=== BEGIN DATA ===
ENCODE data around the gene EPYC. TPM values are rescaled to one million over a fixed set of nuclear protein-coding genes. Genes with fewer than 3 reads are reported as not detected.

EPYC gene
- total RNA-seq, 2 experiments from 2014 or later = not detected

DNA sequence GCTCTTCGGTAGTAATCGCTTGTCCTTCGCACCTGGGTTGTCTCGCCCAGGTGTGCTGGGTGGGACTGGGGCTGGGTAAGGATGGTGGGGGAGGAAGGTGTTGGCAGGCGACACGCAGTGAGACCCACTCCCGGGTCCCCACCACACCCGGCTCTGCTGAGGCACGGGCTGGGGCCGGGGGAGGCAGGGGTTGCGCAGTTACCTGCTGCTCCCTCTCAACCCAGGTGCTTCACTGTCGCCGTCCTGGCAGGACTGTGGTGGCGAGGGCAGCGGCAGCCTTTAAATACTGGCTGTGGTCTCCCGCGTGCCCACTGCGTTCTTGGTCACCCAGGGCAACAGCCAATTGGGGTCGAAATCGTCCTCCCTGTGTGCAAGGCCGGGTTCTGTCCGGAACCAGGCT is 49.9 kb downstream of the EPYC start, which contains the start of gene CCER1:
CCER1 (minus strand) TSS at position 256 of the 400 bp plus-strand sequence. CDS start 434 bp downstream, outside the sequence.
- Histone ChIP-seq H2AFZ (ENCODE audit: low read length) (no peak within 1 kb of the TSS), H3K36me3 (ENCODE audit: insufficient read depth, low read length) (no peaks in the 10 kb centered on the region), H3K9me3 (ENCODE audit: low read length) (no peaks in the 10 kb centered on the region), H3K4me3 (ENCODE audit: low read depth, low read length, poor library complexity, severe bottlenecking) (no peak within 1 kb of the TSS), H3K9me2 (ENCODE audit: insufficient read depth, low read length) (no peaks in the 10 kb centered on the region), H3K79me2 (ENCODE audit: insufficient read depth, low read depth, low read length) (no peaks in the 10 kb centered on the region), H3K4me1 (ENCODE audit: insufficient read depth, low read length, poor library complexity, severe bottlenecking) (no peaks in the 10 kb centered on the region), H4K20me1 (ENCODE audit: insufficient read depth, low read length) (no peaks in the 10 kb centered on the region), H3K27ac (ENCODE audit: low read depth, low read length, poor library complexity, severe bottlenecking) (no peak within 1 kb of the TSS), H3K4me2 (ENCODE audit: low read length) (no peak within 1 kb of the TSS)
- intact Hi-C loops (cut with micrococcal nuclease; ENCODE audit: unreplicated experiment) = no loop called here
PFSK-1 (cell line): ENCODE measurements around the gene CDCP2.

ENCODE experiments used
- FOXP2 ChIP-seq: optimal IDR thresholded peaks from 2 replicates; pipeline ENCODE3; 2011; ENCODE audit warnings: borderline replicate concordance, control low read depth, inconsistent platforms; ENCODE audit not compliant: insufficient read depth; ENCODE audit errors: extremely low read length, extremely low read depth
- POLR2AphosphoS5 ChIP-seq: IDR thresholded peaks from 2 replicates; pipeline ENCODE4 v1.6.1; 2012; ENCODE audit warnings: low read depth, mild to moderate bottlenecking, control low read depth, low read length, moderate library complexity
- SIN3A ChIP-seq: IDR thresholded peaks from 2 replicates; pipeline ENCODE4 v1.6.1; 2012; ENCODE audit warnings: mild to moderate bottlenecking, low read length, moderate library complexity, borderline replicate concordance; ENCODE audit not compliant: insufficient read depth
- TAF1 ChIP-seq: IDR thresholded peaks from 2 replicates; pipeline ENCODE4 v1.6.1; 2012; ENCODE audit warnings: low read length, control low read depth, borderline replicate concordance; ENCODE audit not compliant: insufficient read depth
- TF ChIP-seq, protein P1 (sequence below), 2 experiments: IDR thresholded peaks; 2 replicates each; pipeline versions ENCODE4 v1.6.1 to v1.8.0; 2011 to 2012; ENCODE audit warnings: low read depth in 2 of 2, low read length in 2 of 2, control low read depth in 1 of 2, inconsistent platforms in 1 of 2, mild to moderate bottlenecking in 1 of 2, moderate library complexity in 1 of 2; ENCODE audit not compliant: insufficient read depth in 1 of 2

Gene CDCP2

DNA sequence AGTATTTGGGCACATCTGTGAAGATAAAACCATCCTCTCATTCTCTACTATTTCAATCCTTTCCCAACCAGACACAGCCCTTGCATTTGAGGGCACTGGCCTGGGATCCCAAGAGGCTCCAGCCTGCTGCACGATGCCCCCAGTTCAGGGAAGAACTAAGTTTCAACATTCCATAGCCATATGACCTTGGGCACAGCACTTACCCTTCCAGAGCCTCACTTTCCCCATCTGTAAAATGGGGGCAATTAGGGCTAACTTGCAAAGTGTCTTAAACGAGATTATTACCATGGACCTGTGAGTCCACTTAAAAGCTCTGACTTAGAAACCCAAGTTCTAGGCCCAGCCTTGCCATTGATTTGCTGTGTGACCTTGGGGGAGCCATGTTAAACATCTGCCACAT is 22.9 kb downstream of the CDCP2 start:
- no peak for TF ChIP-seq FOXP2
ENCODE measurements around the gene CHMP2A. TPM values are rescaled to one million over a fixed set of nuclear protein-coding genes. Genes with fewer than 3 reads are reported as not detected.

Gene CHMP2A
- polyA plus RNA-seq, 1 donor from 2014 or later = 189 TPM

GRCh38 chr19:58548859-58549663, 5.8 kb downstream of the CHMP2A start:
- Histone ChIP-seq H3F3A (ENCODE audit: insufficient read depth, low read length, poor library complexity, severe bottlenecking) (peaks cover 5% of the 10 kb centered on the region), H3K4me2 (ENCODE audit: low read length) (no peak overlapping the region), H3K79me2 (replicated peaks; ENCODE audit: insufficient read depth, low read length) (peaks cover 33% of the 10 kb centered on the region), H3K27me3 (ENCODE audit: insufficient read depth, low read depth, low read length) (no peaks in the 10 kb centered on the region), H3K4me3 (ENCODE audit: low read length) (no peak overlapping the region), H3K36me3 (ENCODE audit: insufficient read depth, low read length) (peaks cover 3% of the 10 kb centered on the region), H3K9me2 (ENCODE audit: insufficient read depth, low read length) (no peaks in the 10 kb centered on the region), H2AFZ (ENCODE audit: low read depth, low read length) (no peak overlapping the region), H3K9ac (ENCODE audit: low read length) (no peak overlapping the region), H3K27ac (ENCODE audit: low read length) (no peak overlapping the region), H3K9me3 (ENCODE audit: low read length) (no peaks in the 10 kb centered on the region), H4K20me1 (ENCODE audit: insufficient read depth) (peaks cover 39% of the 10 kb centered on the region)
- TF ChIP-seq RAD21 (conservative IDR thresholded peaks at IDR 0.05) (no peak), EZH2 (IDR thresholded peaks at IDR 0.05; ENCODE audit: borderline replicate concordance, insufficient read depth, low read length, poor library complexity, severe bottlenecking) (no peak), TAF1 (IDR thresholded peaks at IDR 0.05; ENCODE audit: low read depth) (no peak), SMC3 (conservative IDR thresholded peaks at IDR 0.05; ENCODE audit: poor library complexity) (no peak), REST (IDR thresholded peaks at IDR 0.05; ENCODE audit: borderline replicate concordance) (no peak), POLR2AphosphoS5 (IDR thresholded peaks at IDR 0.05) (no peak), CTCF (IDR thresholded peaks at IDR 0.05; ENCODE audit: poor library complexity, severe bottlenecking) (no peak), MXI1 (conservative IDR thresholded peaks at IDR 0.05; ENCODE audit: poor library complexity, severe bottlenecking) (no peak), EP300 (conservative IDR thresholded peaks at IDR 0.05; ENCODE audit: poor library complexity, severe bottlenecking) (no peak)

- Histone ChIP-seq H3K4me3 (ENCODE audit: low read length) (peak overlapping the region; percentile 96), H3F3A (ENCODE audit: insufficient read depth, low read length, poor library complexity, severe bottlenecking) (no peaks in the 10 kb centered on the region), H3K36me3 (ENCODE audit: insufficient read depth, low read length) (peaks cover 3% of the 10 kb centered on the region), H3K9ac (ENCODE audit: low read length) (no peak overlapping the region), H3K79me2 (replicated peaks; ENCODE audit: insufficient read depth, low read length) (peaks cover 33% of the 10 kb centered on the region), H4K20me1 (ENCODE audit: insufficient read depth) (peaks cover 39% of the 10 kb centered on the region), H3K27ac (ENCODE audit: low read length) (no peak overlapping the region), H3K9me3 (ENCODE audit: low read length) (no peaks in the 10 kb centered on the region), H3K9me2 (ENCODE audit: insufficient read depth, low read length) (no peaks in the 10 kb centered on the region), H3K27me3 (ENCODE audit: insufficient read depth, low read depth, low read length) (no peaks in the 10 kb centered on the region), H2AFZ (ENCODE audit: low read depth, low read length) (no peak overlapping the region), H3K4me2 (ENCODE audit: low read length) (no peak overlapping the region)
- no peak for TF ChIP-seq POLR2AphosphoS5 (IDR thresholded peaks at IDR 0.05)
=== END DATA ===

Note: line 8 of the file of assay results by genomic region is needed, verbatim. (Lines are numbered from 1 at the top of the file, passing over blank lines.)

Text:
PFSK-1 (cell line): ENCODE measurements around the gene CDCP2.